posted on 23/10/23
I knew when I planned this trip that – after months of fielding invitation replies, agonising over menus, creating a table plan that didn’t offend anyone, working out exactly how to string up 80 metres of fairy lights, and all the other various minutiae of wedding preparations – we would want to feel like we were on holiday straight away. Also high on our minds (and constantly in our news feeds) was the climate crisis, and so it seemed obvious that travel by train would be the way.
I don’t think we have ever made a better decision. After an only slightly fraught tube journey to St Pancras, we departed on the Eurostar for Paris Gare du Nord, from where we made a 10-minute hop down to Gare du Lyon on the RER. After enjoying some Croque Monsieurs on the steps of Gare du Lyon, we set off by high-speed TGV for Turin where we’d decided to stop over for two nights – it isn’t possible to do the full trip down to Naples in one day, so we thought we would take advantage and visit the city properly.
On the six-hour journey from Paris to Turin, there is plenty to see out of the window, with the scenery whooshing past changing from cityscape, to fields, to undulating hills, to snow-capped mountains. I loved crossing under the Alps – darting into a tunnel in France and popping back out in Italy. And ensconced in generous and comfortable seats, we felt like we were in a 1st Class carriage.
Turin itself is a lovely city, with wide, elegant avenues, parades of smart boutiques, sweeping piazzas and plentiful galleries and palaces to explore. I recommend the Palazzo Reale, with its flamboyant sequence of rooms, and GAM: Galleria Civica d’Arte Moderna & Contemporanea Torino.
Jo's photos of Turin. Left: Palazzo Reale. Right: an exhibit at GAM.
After this leisurely stopover, we were left with just the leg down to Naples to go. The Frecciarossa is Italy’s TGV, travelling high-speed down the length of Italy. Again, we were very comfortable and there was capacious luggage storage – necessary with our stuffed suitcases. The views out of the windows frequently ranged from beautiful to spectacular; particularly memorable was the expansive Tuscan landscapes and, of course, the slightly ominous presence of Vesuvius looming into view on the approach to our final stop.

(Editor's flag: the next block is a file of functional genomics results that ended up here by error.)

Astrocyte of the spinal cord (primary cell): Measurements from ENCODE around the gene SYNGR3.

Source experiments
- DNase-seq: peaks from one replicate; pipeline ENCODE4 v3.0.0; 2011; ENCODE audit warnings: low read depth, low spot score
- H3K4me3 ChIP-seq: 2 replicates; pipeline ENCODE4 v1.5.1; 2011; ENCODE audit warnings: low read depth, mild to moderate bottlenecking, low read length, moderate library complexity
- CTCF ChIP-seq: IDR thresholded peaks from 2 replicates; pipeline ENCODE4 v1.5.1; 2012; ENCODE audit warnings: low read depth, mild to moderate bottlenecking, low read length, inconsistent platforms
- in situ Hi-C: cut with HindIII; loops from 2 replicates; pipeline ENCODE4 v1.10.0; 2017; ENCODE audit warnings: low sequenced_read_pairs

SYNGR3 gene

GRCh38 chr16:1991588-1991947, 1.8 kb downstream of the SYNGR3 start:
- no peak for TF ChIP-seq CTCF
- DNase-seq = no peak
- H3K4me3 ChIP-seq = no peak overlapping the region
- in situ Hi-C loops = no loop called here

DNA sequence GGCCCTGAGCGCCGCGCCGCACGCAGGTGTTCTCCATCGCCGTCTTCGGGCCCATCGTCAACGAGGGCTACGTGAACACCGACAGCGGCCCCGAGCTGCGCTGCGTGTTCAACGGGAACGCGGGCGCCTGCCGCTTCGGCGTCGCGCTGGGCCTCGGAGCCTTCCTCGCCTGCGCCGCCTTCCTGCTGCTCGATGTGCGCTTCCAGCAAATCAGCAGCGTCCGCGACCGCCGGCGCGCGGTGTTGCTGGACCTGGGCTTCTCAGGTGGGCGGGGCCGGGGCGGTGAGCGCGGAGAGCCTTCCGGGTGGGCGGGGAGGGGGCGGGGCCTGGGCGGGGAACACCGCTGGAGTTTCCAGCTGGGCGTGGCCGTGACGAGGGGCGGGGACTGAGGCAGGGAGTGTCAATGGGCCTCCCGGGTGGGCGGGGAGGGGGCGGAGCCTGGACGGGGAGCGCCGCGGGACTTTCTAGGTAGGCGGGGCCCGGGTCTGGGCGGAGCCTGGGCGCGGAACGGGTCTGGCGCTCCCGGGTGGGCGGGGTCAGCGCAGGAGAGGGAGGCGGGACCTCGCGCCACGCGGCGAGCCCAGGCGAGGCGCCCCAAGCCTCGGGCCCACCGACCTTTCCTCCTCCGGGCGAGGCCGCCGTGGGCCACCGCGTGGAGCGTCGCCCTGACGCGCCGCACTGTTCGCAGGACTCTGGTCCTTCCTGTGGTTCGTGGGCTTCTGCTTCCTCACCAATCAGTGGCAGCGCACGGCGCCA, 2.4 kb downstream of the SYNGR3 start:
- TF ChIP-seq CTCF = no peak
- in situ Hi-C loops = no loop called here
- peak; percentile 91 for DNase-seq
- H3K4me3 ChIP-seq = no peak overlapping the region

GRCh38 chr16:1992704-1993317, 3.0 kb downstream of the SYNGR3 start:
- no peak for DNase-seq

I could talk about Naples for days. I fell in love with it in all of its overwhelming splendour and squalor. Its cobbled, narrow streets passing between cliff-faces of apartment buildings. Its tourist-trap shops and terrifying drivers. Its astonishing quantity of antiquities, and deep, complicated history. The food is beautiful and made with the freshest and often simplest of ingredients – everything we ate was delicious, even in the most inexpensive of restaurants. The pizza is, of course, to die for (deep-fried pizza is the speciality!)
Flying home at the end of our holiday, due to time constraints, was necessary. A non-eventful journey and not one to write home about, or on here. Certainly not even slightly comparable to our ‘voyage’ down, which truly felt like it was all part of the holiday. It is more expensive to travel by train into Europe than to fly, but if you book far enough in advance it isn’t too eyewatering. I thoroughly recommend it, the next time you holiday with us in Europe, and we at MRT are always happy to advise you.
If you are interested in some of our tours that already include travel by train into Europe from London, in 2024 these include: String Quartet Biennale Amsterdam, Opera in Paris, Versailles: Seat of the Sun King, A Festival of Impressionism, Medieval Burgundy, The Plantagenet Empire and French Gothic.
Jo's photos of Naples and Pompeii. Clockwise from top left: floor mosaics in the Archaeological Museum; the Dancing Faun, also in the Archaeological Museum; crossing the road like a Roman in Pompeii.
London St Pancras to Paris Gare du Nord by Eurostar = c. 3 hours 20
Transfer in Paris (RER line D) = 10 minutes
Paris Gare du Lyon to Turin = c. 6 hours
Turin to Naples = c. 6.5 hours
seat61.com – a treasure trove of information. Ideas for routes, advice on booking tickets, and local information (I used it when researching how to reach Pompeii and Vesuvius from Naples).
thetrainline.com – UK website that also contains timetable information for trains in Europe. It was a useful first point of call when planning our journey as a whole, but not to book tickets (they are not released as early as on the European websites).
raileurope.com – similarly to the trainline, a useful tool for planning your overall journey. You can also book tickets here.
eurostar.com – I booked our Eurostar tickets direct.